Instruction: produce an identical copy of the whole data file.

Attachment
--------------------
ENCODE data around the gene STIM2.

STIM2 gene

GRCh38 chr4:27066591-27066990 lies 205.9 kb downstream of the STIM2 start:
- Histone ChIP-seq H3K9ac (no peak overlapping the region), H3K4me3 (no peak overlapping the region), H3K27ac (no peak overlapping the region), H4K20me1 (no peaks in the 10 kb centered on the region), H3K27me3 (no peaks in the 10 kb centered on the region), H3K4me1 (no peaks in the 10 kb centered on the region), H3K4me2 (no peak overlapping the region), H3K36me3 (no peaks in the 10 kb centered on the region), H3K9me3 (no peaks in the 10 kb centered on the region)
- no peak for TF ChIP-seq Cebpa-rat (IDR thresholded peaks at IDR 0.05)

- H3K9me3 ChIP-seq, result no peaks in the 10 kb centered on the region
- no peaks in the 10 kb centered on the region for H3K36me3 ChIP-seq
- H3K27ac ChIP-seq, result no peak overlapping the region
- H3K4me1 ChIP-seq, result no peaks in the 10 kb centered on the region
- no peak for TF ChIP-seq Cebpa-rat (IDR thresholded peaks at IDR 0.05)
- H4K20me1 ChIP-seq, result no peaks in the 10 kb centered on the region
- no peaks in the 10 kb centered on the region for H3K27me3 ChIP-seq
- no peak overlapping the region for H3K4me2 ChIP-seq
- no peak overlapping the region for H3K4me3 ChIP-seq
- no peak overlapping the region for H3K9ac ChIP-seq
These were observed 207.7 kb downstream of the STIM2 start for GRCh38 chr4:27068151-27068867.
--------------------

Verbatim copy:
ENCODE data around the gene STIM2.

STIM2 gene

GRCh38 chr4:27066591-27066990 lies 205.9 kb downstream of the STIM2 start:
- Histone ChIP-seq H3K9ac (no peak overlapping the region), H3K4me3 (no peak overlapping the region), H3K27ac (no peak overlapping the region), H4K20me1 (no peaks in the 10 kb centered on the region), H3K27me3 (no peaks in the 10 kb centered on the region), H3K4me1 (no peaks in the 10 kb centered on the region), H3K4me2 (no peak overlapping the region), H3K36me3 (no peaks in the 10 kb centered on the region), H3K9me3 (no peaks in the 10 kb centered on the region)
- no peak for TF ChIP-seq Cebpa-rat (IDR thresholded peaks at IDR 0.05)

- H3K9me3 ChIP-seq, result no peaks in the 10 kb centered on the region
- no peaks in the 10 kb centered on the region for H3K36me3 ChIP-seq
- H3K27ac ChIP-seq, result no peak overlapping the region
- H3K4me1 ChIP-seq, result no peaks in the 10 kb centered on the region
- no peak for TF ChIP-seq Cebpa-rat (IDR thresholded peaks at IDR 0.05)
- H4K20me1 ChIP-seq, result no peaks in the 10 kb centered on the region
- no peaks in the 10 kb centered on the region for H3K27me3 ChIP-seq
- no peak overlapping the region for H3K4me2 ChIP-seq
- no peak overlapping the region for H3K4me3 ChIP-seq
- no peak overlapping the region for H3K9ac ChIP-seq
These were observed 207.7 kb downstream of the STIM2 start for GRCh38 chr4:27068151-27068867.